|Corn CBOT||Mar||5.53||↑ 18 ½ cents|
|Soybeans CBOT||Mar||13.83 ¾||↑ 29 ¾ cents|
|Wheat CBOT||Mar||6.44||↑ 8 ½ cents|
|Wheat Minn.||Mar||6.23||↑ 4 ¼ cents|
|Wheat Kansas||Mar||6.24 ½||↑ 10 ½ cents|
|Oats CBOT||Mar||3.52 ¾||↑ 4 ½ cents|
|Canadian $||Mar||0.7876||↓ 3 points|
The Brazil Safrinha corn planting continues to progress slowly. The ideal planting window is closing, and it is estimated that the majority of the Safrinha corn crop will be planted after the ideal planting dates. The Safrinha corn crop is estimated to be 35.4 million acres, an increase of 4% from last year. This crop accounts for roughly 75% of the total Brazilian corn production.
As of February 11, the U.S. has booked 697 million bushels of corn to China. Last year at this time the U.S. had booked 2.4 million bushels to China.
The National Oilseed Processors Association (NOPA) reported that soybean crush was 184.7 million bushels for the month of January. This is up 4% from this time last year and exceeded the trade estimates of 183.087 million bushels. Daily crushing rates are averaging nearly 6 million bushels per day. Total crush since the beginning of the marketing year in September is 896 million bushels. Ending stocks of U.S. soybeans are expected to be the tightest in years. NOPA members account for 95 percent of all soybeans processed in the U.S.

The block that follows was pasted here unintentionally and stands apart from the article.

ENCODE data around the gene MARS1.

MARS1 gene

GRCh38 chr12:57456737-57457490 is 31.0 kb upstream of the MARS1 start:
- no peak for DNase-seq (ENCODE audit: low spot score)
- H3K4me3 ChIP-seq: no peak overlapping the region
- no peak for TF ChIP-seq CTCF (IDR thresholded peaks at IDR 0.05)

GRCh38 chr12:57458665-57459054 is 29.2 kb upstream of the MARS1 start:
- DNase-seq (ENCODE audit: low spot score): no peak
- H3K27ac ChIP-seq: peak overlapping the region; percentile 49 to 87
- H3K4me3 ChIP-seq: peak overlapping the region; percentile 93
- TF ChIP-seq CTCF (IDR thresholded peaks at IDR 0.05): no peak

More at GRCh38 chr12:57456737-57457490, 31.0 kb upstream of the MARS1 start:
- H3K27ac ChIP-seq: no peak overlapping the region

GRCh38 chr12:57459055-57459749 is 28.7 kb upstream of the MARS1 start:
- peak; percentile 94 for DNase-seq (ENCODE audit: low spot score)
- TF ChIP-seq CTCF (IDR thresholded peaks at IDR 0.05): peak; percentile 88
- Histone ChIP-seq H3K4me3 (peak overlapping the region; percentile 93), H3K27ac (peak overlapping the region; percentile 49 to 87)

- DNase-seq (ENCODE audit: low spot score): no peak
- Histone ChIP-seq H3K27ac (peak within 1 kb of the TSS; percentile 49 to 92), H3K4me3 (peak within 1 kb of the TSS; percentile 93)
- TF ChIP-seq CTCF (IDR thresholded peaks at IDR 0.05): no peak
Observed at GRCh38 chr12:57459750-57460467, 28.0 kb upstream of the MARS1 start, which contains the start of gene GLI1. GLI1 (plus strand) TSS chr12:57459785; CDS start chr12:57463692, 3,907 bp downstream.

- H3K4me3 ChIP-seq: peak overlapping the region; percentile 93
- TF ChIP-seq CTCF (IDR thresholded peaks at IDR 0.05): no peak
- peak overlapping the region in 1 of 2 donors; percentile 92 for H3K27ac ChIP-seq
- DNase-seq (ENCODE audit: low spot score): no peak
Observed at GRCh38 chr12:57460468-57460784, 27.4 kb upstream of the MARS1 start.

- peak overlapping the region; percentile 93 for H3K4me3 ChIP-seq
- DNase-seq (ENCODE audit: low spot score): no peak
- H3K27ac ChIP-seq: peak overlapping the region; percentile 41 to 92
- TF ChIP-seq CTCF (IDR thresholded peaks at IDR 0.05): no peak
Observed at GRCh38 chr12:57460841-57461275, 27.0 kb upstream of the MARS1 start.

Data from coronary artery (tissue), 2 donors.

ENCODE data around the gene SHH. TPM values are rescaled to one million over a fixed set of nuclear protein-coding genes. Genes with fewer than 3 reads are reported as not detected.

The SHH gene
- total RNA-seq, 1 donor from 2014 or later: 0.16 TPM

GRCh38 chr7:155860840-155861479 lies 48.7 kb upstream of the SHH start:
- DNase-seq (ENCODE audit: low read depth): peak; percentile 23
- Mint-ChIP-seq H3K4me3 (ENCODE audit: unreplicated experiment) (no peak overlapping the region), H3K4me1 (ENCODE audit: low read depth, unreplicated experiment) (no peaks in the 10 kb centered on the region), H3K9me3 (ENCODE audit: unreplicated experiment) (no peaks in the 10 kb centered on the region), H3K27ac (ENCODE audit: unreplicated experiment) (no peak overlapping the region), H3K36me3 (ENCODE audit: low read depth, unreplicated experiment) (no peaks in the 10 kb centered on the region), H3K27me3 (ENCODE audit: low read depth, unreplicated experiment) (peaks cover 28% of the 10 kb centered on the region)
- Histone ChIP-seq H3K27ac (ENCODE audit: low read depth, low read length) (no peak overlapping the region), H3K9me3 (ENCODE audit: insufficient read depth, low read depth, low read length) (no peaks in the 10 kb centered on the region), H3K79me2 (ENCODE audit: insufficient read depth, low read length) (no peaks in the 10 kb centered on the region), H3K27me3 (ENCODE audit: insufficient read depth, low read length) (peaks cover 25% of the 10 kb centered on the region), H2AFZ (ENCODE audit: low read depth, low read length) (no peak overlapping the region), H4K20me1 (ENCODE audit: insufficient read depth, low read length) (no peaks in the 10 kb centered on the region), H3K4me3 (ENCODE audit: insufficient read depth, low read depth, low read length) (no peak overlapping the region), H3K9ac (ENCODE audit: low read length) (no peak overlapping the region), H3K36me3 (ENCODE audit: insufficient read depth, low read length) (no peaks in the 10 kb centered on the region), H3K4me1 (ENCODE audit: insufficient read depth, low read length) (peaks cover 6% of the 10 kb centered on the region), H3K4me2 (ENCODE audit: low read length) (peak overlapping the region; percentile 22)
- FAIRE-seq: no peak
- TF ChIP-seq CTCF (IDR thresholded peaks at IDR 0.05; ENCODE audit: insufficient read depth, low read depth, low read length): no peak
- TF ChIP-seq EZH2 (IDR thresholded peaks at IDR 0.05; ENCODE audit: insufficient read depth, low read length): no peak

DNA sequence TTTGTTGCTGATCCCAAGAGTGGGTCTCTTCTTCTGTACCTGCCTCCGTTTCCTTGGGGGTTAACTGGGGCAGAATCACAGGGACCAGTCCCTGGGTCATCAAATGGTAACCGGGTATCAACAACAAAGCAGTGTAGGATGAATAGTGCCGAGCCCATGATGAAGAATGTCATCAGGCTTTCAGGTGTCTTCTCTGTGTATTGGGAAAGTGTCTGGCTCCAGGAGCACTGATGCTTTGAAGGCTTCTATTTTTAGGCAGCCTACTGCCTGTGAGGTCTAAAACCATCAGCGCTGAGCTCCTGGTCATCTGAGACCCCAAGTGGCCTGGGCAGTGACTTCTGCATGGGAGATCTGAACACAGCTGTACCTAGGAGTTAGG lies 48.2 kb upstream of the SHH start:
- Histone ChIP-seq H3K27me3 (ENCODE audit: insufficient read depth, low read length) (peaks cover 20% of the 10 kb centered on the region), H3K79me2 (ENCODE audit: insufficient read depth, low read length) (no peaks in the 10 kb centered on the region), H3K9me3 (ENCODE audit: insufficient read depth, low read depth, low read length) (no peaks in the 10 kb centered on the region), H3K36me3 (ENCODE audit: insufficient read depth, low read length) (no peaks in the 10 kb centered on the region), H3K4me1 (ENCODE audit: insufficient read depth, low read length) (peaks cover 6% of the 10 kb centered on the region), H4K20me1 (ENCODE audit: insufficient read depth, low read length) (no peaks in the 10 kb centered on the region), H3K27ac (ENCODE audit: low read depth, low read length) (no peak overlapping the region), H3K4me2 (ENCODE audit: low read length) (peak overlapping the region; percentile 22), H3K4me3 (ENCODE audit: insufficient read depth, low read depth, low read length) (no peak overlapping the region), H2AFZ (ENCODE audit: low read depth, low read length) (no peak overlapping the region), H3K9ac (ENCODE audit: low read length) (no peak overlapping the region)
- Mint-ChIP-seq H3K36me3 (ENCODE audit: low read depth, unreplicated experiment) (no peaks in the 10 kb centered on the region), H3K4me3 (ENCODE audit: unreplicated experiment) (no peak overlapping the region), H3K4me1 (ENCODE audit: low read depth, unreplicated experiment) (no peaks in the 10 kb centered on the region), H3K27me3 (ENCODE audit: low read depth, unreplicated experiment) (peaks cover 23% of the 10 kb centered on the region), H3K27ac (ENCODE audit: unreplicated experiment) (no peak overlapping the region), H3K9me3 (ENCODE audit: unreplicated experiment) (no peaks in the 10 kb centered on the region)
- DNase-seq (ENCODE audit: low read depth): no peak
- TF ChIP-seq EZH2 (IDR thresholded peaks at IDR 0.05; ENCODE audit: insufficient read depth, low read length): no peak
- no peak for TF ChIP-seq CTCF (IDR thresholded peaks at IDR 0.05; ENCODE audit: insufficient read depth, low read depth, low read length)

Wheat futures climbed higher recently on fears that cold temperatures in the U.S. plains may have damaged winter wheat. Last week, Commodity Weather Group estimated that 10% of the U.S. soft wheat crop and 15% of the U.S. hard red wheat crop were at risk of damage from winterkill due to freezing temperatures. In areas lacking adequate snow cover, prolonged cold temperatures can adversely affect wheat, although it is too early to tell if there has been damage to the U.S. winter wheat crop.